Program Overview | Neuropsychological Effects of Lead Poisoning on Child Development
Lead is a neurotoxic substance that has been shown in numerous research studies to affect brain function and development. Children who have been exposed to elevated levels of lead (>10 ug/dl) are at increased risk for cognitive and behavioral problems during development (CDC, 1991).
Exposure to lead can result in a variety of effects upon neuropsychological functioning including deficits in general intellectual functioning, ability to sustain attention on tasks, organization of thinking and behavior, speech articulation, language comprehension and production, learning and memory efficiency, fine motor skills, high activity level, reduced problem solving flexibility, and poor behavioral self-control.
Given the risk of dysfunction, the neuropsychological evaluation assesses the child's cognitive and behavioral functioning with respect to the neurotoxic effects of lead. The kinds of neuropsychological problems resulting from lead poisoning can vary with the nature of the exposure history (intensity, chronicity, age at exposure, etc.) combined with the other contributing risk factors (nutrition, environmental stimulation).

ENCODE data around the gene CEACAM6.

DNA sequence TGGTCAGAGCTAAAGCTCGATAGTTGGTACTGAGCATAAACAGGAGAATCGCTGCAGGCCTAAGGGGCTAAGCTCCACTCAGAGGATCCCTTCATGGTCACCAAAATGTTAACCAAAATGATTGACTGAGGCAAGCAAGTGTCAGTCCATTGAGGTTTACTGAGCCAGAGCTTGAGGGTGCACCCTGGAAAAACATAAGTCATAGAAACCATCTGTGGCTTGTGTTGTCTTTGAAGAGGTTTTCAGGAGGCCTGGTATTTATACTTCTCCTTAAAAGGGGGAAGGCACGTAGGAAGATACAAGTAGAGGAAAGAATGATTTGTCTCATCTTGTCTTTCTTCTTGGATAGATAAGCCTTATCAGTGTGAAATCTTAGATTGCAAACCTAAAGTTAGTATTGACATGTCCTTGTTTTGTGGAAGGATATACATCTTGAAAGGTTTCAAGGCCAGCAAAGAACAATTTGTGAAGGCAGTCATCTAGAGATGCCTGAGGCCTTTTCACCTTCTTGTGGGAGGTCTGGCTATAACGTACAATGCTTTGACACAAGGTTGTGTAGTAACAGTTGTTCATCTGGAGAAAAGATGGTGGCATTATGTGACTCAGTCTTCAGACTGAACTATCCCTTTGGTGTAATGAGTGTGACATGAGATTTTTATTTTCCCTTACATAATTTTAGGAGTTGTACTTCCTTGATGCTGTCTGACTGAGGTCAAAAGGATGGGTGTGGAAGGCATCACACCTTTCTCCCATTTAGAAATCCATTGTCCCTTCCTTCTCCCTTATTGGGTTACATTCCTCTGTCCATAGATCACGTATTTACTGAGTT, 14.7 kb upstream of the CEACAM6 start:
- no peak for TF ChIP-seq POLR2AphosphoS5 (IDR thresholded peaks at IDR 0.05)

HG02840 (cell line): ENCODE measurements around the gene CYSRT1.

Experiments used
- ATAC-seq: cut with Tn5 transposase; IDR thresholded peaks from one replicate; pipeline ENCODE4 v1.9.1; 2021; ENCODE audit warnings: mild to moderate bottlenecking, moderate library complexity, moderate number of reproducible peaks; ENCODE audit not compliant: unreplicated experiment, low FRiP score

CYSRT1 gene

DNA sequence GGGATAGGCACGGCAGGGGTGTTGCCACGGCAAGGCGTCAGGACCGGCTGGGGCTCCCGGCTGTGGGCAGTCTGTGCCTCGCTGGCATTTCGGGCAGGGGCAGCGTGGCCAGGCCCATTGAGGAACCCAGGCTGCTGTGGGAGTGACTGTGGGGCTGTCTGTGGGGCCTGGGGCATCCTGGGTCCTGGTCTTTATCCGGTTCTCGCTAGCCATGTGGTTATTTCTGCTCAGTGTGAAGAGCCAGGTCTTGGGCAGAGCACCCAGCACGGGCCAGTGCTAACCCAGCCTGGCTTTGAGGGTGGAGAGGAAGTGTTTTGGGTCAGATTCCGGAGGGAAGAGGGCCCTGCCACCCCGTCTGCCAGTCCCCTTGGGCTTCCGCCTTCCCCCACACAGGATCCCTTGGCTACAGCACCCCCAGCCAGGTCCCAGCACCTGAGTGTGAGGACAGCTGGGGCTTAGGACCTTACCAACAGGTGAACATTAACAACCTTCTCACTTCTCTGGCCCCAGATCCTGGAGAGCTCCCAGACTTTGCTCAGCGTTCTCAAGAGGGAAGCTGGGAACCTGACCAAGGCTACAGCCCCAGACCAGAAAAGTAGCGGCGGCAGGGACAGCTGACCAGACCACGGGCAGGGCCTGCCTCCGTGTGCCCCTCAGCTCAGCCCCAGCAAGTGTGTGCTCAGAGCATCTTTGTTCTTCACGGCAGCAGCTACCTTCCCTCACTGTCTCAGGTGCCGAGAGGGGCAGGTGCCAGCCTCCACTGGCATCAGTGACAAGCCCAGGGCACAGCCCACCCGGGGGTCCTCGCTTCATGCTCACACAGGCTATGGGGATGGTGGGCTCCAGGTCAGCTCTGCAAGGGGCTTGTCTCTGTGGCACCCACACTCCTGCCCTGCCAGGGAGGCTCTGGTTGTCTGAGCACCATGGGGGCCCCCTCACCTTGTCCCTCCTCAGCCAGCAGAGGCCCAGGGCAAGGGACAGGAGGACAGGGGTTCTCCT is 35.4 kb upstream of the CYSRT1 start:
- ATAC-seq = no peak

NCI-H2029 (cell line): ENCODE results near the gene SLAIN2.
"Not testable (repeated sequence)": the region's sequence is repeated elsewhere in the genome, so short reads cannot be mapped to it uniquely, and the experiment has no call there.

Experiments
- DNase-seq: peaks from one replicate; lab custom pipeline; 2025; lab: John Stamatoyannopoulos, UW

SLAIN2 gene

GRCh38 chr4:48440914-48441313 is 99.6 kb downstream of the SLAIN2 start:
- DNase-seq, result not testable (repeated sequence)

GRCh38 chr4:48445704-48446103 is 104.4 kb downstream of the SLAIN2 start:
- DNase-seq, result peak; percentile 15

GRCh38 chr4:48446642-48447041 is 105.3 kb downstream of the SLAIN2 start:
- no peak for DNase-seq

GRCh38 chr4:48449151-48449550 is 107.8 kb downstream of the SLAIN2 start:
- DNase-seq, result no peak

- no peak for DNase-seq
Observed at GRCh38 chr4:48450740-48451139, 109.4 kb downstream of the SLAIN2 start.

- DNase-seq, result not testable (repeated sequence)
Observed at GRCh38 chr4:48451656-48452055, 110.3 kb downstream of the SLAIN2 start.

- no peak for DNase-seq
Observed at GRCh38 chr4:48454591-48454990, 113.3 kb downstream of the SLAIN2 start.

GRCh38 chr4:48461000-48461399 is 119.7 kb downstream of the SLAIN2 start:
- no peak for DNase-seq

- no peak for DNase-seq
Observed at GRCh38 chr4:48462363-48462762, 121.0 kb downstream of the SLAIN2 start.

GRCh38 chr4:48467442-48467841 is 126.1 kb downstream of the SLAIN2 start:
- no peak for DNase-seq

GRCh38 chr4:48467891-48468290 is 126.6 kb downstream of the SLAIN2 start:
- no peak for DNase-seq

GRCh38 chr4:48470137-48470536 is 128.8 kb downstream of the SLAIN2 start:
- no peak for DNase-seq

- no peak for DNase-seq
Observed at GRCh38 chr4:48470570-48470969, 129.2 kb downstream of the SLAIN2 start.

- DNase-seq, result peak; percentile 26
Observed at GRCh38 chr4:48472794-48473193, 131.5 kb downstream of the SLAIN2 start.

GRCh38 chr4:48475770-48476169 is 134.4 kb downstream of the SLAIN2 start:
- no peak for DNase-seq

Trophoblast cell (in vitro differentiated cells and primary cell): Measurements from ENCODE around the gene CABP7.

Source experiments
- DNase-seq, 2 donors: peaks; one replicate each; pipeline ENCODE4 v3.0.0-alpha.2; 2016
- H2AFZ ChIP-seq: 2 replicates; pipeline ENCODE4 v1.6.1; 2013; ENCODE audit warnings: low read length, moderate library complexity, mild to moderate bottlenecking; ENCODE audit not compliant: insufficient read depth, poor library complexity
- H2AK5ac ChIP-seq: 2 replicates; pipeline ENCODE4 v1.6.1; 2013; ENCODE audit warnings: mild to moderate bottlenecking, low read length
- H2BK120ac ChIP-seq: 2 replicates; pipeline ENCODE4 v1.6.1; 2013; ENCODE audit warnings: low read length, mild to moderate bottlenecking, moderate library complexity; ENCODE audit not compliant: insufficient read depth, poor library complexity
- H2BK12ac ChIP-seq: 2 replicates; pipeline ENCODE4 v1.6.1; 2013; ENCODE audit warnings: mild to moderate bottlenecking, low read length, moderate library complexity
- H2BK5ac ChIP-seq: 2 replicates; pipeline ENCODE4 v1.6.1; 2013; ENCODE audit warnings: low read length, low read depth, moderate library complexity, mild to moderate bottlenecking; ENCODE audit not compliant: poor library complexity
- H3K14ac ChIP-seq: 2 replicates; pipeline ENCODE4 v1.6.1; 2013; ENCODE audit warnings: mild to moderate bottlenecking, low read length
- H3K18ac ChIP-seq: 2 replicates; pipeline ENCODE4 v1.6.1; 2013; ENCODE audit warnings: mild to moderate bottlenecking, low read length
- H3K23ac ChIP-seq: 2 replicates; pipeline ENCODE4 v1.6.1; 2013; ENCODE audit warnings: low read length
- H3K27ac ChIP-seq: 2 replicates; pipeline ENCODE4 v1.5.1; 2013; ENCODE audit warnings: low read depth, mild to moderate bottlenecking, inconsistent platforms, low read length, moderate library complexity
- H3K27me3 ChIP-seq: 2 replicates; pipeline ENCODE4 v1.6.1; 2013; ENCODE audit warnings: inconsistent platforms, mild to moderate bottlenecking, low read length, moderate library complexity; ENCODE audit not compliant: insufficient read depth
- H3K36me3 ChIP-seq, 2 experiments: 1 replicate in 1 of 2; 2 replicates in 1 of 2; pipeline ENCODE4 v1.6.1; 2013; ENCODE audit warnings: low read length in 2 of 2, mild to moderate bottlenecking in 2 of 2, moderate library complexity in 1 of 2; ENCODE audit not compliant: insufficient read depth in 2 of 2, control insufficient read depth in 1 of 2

The outcome of these neuropsychological deficits for the child is often quite debilitating and include poor academic learning and performance as well as problems with the development of appropriate social relationships. It is important to understand the child's neuropsychological strengths and deficits in order to reduce the risks of lead poisoning by planning for appropriate developmental, family, educational, and behavioral treatment interventions.
Poor Academic Learning and Performance:
Poor Social Relationships:
Referrals can be directed to the Outpatient Department at 410-367-2222.